The final room of the exhibition is an all-out near crush of recognisable film costumes from the green satin dress costume worn by Keira Knightely in Atonement (2007) to Marilyn Monroe’s white dress that floats so well over the air vent in The Seven Year Itch (1955). In this room called Scene III: The Finale we also see Christian Bale’s costume for Batman in 2012′s The Dark Knight Rises which is mounted on the wall of the room, nearly to the ceiling. Our eyes are also drawn upwards to see a Superman costume from Superman IV (1987), Tobey Maguire’s 2002 Spider-Man and sadly quite lost in its high position Michelle Pfeiffer’s Catwoman costume from Burton’s Batman Returns (1992).
The entire exhibition itself brings you closer to childhood memories or film obsessions such as Indiana Jones’ costume (designed by Prof. Deborah Nadoolman Landis herself), Han Solo or even Darth Vader. (Darth Vadar’s light sabre is sadly unlit.) The sparkling glamour of Joan Crawford’s actual rich ruby red dress in the black and white And the Bride Wore Red (1937) comes alive under the spotlight.
Hollywood Costume even has that black dress worn by Audrey Hepburn as Holly Golightly as she ate a croissant and drank coffee for Breakfast at Tiffany’s (1961). As well as all of these dazzling costumes, each piece has a direct quote from a costume designer explaining their choices or notes from the film makers or actors themselves who wore the costumes. How and why a costume came about is an interesting part of each film and one begins to realise the ferocious amount of work done by the costume department in period or contemporary films alike.
Sometimes costumes are blatantly obvious as in a period drama but in a modern film, the ability to tell a story about a character and still have the costumes blend in before our modern attuned eye shows the real art form behind costume design in the movies.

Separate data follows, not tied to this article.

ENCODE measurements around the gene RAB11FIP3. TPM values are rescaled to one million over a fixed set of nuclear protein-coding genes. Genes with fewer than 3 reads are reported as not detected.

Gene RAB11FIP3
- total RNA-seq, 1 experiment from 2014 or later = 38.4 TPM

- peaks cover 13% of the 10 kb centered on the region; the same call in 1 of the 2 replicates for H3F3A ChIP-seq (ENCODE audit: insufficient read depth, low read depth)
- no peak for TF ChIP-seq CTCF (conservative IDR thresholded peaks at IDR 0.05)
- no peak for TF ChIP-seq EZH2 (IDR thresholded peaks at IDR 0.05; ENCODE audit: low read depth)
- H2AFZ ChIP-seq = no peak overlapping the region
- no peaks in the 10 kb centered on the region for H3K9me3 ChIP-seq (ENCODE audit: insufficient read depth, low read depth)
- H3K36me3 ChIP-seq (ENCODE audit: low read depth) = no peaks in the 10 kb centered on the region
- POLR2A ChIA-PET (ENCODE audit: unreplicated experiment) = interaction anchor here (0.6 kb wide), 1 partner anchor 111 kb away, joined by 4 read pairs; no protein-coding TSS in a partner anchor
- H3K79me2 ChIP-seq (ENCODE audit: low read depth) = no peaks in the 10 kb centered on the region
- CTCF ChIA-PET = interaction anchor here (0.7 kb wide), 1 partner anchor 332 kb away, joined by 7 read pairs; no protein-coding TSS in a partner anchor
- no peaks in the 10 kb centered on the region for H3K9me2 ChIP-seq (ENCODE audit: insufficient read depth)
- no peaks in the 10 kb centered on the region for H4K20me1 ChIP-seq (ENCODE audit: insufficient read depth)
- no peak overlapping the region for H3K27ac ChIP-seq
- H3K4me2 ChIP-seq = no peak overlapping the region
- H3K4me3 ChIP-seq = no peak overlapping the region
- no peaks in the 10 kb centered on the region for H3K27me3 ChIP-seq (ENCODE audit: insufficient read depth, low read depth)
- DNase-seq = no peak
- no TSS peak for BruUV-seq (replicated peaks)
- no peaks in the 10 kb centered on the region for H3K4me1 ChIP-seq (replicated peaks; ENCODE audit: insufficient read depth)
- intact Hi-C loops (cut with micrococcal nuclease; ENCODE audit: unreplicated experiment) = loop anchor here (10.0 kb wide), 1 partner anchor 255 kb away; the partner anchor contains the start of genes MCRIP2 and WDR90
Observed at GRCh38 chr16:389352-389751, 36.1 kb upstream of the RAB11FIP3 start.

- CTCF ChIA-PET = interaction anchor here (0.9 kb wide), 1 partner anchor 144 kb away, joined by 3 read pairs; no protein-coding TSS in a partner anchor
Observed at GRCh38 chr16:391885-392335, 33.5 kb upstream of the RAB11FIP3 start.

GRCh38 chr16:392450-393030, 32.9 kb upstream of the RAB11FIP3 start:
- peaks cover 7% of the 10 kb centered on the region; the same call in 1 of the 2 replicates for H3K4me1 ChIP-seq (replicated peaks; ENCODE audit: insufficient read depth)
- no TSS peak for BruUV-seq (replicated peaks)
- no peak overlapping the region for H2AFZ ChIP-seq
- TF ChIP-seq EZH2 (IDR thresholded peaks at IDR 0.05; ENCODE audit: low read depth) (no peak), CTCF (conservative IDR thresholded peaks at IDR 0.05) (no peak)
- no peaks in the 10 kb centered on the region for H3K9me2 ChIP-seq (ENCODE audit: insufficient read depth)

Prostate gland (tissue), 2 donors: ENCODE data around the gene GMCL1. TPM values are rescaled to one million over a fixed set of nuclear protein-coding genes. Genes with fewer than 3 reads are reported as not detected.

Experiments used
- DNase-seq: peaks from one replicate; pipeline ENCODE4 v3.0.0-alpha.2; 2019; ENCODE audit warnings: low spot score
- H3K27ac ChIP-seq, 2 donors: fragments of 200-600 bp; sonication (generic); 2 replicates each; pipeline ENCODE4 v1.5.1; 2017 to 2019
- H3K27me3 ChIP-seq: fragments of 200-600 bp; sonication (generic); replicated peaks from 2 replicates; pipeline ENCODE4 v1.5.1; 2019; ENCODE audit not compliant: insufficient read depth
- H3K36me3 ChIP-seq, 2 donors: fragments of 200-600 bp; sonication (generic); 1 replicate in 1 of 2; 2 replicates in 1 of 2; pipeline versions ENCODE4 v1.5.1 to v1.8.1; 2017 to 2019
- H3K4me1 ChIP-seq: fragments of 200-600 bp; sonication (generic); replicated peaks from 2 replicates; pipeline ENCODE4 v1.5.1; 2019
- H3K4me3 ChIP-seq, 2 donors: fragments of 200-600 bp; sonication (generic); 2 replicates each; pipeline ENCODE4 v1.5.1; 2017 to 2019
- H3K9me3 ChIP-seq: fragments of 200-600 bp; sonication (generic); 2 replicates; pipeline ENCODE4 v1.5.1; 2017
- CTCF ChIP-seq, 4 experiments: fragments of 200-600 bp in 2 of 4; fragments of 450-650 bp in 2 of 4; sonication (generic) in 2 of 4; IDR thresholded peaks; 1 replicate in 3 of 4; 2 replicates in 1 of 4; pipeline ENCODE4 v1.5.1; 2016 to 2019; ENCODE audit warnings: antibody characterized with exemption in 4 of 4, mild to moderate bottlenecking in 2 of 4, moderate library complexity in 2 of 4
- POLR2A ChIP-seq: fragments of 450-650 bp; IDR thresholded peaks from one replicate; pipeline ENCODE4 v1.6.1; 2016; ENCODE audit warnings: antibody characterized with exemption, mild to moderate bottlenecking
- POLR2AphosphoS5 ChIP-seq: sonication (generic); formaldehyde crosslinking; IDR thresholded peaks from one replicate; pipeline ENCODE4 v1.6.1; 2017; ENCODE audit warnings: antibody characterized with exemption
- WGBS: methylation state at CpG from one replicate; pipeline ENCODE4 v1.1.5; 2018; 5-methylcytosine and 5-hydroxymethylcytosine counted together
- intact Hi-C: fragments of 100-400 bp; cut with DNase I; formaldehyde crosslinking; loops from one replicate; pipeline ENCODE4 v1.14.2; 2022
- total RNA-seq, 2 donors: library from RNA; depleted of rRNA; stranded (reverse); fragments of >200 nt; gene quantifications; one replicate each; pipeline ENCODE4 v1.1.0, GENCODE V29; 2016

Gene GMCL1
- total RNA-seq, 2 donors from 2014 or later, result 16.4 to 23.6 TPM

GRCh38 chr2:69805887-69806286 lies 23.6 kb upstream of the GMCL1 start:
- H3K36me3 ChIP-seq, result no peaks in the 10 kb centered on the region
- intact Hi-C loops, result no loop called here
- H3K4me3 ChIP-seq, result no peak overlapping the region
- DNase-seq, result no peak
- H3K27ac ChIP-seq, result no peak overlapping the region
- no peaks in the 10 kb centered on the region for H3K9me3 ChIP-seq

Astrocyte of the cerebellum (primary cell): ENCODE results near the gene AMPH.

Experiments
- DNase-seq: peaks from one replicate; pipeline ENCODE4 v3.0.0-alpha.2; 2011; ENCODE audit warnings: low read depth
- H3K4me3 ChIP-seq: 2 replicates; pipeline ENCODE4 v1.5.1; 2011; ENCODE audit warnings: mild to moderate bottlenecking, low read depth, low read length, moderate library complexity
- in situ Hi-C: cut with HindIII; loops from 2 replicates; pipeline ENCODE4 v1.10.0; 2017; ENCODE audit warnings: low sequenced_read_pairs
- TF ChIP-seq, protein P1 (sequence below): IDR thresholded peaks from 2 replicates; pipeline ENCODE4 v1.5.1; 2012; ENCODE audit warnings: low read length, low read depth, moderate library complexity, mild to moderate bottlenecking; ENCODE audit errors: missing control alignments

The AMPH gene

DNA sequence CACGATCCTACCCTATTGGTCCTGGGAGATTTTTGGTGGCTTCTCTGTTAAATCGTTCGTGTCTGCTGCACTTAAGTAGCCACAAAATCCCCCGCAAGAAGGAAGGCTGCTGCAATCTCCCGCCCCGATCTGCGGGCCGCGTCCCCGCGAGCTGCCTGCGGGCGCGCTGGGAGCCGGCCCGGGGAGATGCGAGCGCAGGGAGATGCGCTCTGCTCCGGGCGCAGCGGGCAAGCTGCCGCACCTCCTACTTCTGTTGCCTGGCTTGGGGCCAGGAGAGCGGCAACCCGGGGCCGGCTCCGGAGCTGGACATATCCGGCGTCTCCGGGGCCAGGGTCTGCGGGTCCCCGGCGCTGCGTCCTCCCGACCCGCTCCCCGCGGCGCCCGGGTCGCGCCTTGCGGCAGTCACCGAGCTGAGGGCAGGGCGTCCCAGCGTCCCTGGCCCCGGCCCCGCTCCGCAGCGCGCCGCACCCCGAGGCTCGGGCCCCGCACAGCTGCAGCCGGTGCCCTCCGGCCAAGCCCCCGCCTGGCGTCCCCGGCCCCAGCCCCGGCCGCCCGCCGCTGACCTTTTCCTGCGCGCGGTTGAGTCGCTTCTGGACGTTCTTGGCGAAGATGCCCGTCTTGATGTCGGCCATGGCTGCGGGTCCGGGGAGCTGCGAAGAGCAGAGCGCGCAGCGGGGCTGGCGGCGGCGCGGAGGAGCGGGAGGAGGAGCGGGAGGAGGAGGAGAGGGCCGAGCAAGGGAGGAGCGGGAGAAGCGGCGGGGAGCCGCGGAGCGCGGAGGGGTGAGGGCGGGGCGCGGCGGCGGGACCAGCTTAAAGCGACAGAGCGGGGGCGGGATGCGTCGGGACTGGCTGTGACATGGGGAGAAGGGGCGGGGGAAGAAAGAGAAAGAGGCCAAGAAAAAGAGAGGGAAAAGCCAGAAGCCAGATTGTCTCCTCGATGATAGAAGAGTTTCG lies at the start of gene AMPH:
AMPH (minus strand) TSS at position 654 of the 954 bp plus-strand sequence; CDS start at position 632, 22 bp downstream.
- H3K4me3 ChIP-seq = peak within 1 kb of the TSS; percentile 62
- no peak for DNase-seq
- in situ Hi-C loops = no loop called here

Along with the abundance of costumes and screen interviews, the exhibit also has a Hollywood orchestra soundtrack that seeps into the whole experience. The darkened rooms also lend themselves a cinematic feel and being able to see a costume in true 3D is remarkably enjoyable. The exhibit humanises many of the movie stars who wore these costumes as their presence is felt as we replay the film and their character in our mind’s eye. It is almost like meeting that character ‘in the flesh.’
Cinemart was struck by just how true the phrase ‘the camera adds 10lbs’ when you see how tiny the waist lines are for so many of these costumes. The exhibit ends with the ruby red shoes worn by Judy Garland in The Wizard of Oz (1939) lovingly displayed in a glass case, the first time they have ever left the USA, Kansas or Oz.
Cinemart spent nearly three hours taking in this exhibition and for any museum visit that is well worth the time and ticket price. For film fans the V&A’s Hollywood Costume is a must- see as it is rich in detail, content and Hollywood glamour.
images provided by V&A